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9/8/2013 5:31 P.M. ET

Downs says he won't be slowed by broken finger

PHILADELPHIA -- Scott Downs said Sunday morning he didn't want to miss any more time than necessary after fracturing the tip of the ring finger of his non-pitching right hand attempting to field a comebacker off the bat of Chase Utley on Saturday night.

Fredi Gonzalez went so far as to say that he wouldn't rule out using Downs in Sunday's series finale against the Phillies at Citizens Bank Park.

"I'm not counting him out," the manager said before the game. "I probably won't use [Luis Avilan] today. That would be three in a row, the last two nights in one-run games. But I think Downsie may be fine. What are the chances of him using his glove on a comebacker? And if he's using a splint, it's not going to make it any worse.

"I'll bet we've all had broken toes and gotten through it. The biggest thing is when he takes his hand out of his glove to rub up the ball. He goes, 'I don't rub it up that much.' The umpires may come out and say, 'Hey, what have you got on your finger.' But before we get to that point, I'll take him into the umpire's room and say, 'Hey, this guy has a chance to pitch with a splint. I want you to take a look at it.' If he's OK, he's available. It's up to him."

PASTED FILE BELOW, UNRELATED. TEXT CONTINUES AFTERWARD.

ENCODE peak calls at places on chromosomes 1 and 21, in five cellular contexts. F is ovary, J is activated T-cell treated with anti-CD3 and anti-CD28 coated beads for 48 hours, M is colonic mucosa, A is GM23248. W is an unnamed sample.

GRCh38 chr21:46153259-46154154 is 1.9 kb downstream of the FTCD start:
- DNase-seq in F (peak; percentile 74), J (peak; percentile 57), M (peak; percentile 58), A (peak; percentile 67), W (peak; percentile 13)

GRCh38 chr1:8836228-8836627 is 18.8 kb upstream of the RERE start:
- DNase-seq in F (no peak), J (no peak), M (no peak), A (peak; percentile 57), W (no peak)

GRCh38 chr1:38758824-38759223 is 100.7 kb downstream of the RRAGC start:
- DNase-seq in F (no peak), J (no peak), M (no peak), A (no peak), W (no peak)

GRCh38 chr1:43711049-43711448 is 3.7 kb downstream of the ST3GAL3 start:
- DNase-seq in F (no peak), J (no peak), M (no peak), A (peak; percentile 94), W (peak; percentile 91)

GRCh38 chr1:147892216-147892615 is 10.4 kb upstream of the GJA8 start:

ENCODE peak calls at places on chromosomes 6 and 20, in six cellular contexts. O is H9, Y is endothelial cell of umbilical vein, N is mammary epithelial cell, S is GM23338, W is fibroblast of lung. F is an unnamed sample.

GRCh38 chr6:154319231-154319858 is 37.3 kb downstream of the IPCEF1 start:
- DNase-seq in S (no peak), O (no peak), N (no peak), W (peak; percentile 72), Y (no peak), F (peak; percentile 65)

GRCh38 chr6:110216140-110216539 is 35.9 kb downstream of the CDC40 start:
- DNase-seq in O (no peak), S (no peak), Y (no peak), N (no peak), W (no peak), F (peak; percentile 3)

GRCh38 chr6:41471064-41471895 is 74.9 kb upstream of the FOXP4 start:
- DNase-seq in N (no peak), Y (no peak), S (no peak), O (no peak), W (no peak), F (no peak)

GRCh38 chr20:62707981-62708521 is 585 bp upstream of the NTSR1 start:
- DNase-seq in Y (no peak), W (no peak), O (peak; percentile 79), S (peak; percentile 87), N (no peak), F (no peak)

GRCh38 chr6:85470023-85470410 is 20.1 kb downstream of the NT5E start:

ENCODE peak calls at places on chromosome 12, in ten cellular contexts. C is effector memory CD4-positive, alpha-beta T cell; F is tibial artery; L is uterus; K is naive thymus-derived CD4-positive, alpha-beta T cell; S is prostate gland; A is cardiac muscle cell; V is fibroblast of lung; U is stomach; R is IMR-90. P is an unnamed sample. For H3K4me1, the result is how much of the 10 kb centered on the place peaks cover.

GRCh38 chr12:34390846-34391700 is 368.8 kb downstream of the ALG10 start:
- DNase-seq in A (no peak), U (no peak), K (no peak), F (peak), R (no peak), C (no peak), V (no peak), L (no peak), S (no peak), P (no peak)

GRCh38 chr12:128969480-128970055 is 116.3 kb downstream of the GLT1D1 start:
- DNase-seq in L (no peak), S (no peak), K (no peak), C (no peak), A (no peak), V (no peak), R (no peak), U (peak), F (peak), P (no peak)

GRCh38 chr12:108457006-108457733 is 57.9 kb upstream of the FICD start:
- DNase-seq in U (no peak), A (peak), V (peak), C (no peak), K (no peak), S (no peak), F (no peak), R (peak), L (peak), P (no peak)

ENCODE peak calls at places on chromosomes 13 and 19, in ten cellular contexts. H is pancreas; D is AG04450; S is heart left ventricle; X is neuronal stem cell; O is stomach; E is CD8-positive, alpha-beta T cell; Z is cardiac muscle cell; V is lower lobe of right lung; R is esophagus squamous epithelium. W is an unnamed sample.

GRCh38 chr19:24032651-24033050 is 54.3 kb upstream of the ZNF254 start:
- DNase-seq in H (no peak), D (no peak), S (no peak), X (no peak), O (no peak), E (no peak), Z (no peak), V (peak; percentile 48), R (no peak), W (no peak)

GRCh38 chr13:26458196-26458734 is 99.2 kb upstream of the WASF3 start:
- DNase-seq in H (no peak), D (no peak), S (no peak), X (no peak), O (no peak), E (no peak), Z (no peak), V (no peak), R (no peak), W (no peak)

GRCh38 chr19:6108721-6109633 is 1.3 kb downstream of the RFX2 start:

Downs and Avilan are the only two left-handers in the Braves' bullpen. As it turned out, though, neither was needed in what became a 3-2 loss to the Phillies at Citizens Bank Park.

Downs said he still isn't sure how a ball hitting the outside of his glove could break his finger.

"I have no clue. I even went back and looked at film to try to figure out if it hit the back of my glove," he said. "I have no clue. I just know that when it hit my glove, it got really warm. Almost like it exploded, or whatever. After the play, when I took the glove off, I didn't know it was broken. It swelled up a little bit.

"If I'm going to break a finger I'd rather have it be on that hand, as opposed to my throwing hand. I don't expect much of a delay. It's just going to be a matter of pain tolerance. I can squeeze a little bit. I can move it around. I wish I knew it would be today, tomorrow, whatnot. But we'll just see how the treatment goes and go from there. I'm not missing a lot, no. It's not in my nature just to sit back and watch. I'll do whatever I can."

Gattis clubs Majors' longest homer this year

PHILADELPHIA -- The Braves only had two hits in their 3-2 loss to the Phillies at Citizens Bank Park on Sunday. Both were home runs by Evan Gattis. And the first one was so impressive, was hit so hard, that it remained a big topic of conversation in the clubhouse afterward even though it didn't prevent first-place Atlanta from being swept.

Even Phillies pitcher Cole Hamels, who served it up, was impressed.

"I felt like I was throwing a golf ball out there and he had a driver," said Hamels. "He's probably going to be in that strongest-man competition at the end of the year. Definitely going to vote on him, because he'll win. It was impressive."

Estimating the distance of batted balls is notoriously unreliable. Probably the most accurate yardstick is the ESPN Home Run Tracker, which had it at 486 feet. That's both the longest homer hit in the Major Leagues this year and the longest in the 10-year history of the Bank.